Bull or Bear: Your Securities Litigation Resource - March 2021
What's Happening In the Securities Industry This Month
The newest member of the KADRS team
Every team needs a mascot. Boone is still negotiating his full job description, but so far he's excelling at looking adorable and getting into mischief.
Welcome to the March 2021 issue of my monthly newsletter, where you can read about important developments in the securities industry, learn about laws and decisions that affect your practice, and access free resources. Please feel free to share this newsletter with others who may benefit from the content.
- In-person mediation is making a comeback and I'm so excited to see you in person again soon!
- FINRA proposes additional changes to the expungement rule after reviewing comment letters
- Greensill Capital -- what you need to know about supply chain financing and the rise and fall of Lex Greensill's efforts to "Democratize Capital"
- How are REITs holding up during the pandemic? The 2020 stats by sector are in
- FINRA's latest scorecard on Zoom arbitration -- and who was able to arrange the ONE in-person arbitration in the country?
- The SEC wants you to know that celebrities endorsing SPACs might have a different financial profile than you!
Are You Ready to Return to In-Person Mediation?
Everyone's talking about it! Let's get together in person!
Important announcement -- I'm fully vaccinated and can hardly wait to see you IN PERSON! Requests for in-person -- or hybrid -- mediations are pouring in. Sometimes this involves ingenuity. While Claimants' counsel and their clients, along with outside counsel, are getting back on planes and into hotel rooms, many brokerage firms have not yet cleared their in-house counsel or other employees for travel. We've been creative and have been working with hybrid models, where some participants are in-person at the mediation location and others participate virtually. This structure has been working out quite well, as long as everyone agrees to use it. The fully-virtual platform continues to be a highly effective option, but it's exciting to have other options available! Nothing against Zoom, but I can hardly wait to see you in person again!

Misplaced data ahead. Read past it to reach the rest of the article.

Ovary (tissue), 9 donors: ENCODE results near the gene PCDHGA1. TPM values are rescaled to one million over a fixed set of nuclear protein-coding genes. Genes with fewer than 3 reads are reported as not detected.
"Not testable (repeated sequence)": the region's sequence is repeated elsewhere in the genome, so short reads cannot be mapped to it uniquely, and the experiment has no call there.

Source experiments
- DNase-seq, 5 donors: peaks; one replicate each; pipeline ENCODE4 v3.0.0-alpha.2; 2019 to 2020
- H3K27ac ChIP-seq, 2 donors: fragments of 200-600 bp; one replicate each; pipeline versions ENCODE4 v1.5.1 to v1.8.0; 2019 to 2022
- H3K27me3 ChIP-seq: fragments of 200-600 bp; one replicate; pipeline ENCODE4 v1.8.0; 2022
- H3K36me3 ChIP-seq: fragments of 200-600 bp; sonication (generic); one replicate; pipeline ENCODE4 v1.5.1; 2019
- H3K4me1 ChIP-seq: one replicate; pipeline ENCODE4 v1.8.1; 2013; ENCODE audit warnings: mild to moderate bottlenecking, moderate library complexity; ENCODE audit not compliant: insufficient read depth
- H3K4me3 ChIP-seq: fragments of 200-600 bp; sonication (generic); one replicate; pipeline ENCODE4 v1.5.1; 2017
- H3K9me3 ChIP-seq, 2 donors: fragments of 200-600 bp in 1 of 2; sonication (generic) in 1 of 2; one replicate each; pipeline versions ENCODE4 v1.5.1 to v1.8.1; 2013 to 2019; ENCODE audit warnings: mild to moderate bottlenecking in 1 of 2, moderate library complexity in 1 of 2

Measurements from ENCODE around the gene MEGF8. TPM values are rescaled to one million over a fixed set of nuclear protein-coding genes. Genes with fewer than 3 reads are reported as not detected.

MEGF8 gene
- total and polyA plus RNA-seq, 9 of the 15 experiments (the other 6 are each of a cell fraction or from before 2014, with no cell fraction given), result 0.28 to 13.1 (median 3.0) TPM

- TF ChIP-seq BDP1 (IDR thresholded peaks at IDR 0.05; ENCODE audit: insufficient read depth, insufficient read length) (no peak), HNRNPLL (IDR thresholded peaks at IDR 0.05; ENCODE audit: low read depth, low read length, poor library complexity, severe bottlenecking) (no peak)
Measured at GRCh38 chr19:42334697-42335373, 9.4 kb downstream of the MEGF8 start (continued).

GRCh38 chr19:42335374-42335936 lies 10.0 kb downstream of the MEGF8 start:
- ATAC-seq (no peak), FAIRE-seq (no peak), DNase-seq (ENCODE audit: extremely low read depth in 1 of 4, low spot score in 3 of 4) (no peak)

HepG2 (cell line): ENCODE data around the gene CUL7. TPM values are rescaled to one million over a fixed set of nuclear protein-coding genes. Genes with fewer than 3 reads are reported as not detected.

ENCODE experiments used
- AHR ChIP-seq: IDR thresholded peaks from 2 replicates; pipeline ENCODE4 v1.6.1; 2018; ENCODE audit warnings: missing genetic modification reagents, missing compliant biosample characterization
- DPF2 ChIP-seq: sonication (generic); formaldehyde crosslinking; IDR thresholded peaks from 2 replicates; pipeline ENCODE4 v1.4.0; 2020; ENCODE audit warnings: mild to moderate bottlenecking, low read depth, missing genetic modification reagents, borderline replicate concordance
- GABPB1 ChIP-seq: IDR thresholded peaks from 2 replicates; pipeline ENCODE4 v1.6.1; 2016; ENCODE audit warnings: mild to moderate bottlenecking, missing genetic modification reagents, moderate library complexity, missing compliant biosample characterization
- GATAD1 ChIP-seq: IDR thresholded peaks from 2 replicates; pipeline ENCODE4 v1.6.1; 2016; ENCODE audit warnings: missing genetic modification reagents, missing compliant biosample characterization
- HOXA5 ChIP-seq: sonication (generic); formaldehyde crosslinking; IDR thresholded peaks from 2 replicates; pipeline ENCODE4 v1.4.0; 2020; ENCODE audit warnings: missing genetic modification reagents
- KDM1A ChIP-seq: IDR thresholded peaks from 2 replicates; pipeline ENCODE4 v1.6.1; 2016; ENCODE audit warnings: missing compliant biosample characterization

New Proposed Amendments to the Expungement Rule
Service upon investors and random panel assignments added after FINRA reviewed comments
FINRA has added new provisions to its proposed expungement rule after reviewing comment letters. Key newly-proposed provisions include a requirement that the broker serve the investor whose claim is the subject of the expungement request with the SOC and the Answer within 10 days of the filing of those pleadings. FINRA must serve the investor with notice of the time and place of the pre-hearing conference and the merits hearing. Investors must be allowed to participate in the pre-hearing conference and testify and present evidence at the merits hearing. Only public arbitrators who have seen at least four investor-initiated cases through to award, are chair qualified and have completed advanced expungement training may be part of the expungement roster -- and three panelist are randomly assigned. The only strikes permitted are for cause. Note that the rules differ for matters where the broker is named vs unnamed, for simplified cases and for matters that involve industry disputes. Time limits will also be imposed that begin to run on the date the new rule is finally adopted. This will be a sea change on several levels for expungement matters. Stay tuned for further updates.
Greensill Capital's Demise -- Supply Chain Financing and the "Democratization of Capital"
Supply chain financing and echoes of the past -- packaging good and not-as-good loans